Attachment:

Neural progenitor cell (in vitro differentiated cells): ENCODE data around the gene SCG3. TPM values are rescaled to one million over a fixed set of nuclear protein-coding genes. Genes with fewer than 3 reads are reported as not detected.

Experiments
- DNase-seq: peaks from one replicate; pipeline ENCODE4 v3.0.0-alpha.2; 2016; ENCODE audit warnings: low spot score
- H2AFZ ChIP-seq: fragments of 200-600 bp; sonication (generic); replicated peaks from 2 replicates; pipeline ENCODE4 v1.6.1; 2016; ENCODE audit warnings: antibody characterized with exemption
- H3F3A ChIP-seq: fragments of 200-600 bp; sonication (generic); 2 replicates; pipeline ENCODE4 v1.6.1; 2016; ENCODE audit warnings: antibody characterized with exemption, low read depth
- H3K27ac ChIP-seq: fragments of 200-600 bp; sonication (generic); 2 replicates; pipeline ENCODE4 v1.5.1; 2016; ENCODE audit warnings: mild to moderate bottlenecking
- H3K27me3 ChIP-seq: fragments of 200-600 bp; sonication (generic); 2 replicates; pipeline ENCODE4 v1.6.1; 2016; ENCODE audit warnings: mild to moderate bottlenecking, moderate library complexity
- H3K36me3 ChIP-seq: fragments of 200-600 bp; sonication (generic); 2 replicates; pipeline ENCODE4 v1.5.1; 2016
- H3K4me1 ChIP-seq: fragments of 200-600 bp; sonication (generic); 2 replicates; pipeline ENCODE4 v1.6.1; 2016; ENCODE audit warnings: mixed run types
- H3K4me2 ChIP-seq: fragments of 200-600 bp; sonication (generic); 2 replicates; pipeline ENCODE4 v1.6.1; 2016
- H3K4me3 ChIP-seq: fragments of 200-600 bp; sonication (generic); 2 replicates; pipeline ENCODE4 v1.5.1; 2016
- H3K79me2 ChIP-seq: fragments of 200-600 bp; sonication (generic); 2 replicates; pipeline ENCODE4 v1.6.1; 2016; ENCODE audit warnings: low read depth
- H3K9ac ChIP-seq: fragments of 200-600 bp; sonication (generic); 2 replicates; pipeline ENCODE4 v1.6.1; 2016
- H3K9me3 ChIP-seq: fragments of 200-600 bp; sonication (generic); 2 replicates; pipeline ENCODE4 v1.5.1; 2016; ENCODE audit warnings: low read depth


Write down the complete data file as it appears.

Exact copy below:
Neural progenitor cell (in vitro differentiated cells): ENCODE data around the gene SCG3. TPM values are rescaled to one million over a fixed set of nuclear protein-coding genes. Genes with fewer than 3 reads are reported as not detected.

Experiments
- DNase-seq: peaks from one replicate; pipeline ENCODE4 v3.0.0-alpha.2; 2016; ENCODE audit warnings: low spot score
- H2AFZ ChIP-seq: fragments of 200-600 bp; sonication (generic); replicated peaks from 2 replicates; pipeline ENCODE4 v1.6.1; 2016; ENCODE audit warnings: antibody characterized with exemption
- H3F3A ChIP-seq: fragments of 200-600 bp; sonication (generic); 2 replicates; pipeline ENCODE4 v1.6.1; 2016; ENCODE audit warnings: antibody characterized with exemption, low read depth
- H3K27ac ChIP-seq: fragments of 200-600 bp; sonication (generic); 2 replicates; pipeline ENCODE4 v1.5.1; 2016; ENCODE audit warnings: mild to moderate bottlenecking
- H3K27me3 ChIP-seq: fragments of 200-600 bp; sonication (generic); 2 replicates; pipeline ENCODE4 v1.6.1; 2016; ENCODE audit warnings: mild to moderate bottlenecking, moderate library complexity
- H3K36me3 ChIP-seq: fragments of 200-600 bp; sonication (generic); 2 replicates; pipeline ENCODE4 v1.5.1; 2016
- H3K4me1 ChIP-seq: fragments of 200-600 bp; sonication (generic); 2 replicates; pipeline ENCODE4 v1.6.1; 2016; ENCODE audit warnings: mixed run types
- H3K4me2 ChIP-seq: fragments of 200-600 bp; sonication (generic); 2 replicates; pipeline ENCODE4 v1.6.1; 2016
- H3K4me3 ChIP-seq: fragments of 200-600 bp; sonication (generic); 2 replicates; pipeline ENCODE4 v1.5.1; 2016
- H3K79me2 ChIP-seq: fragments of 200-600 bp; sonication (generic); 2 replicates; pipeline ENCODE4 v1.6.1; 2016; ENCODE audit warnings: low read depth
- H3K9ac ChIP-seq: fragments of 200-600 bp; sonication (generic); 2 replicates; pipeline ENCODE4 v1.6.1; 2016
- H3K9me3 ChIP-seq: fragments of 200-600 bp; sonication (generic); 2 replicates; pipeline ENCODE4 v1.5.1; 2016; ENCODE audit warnings: low read depth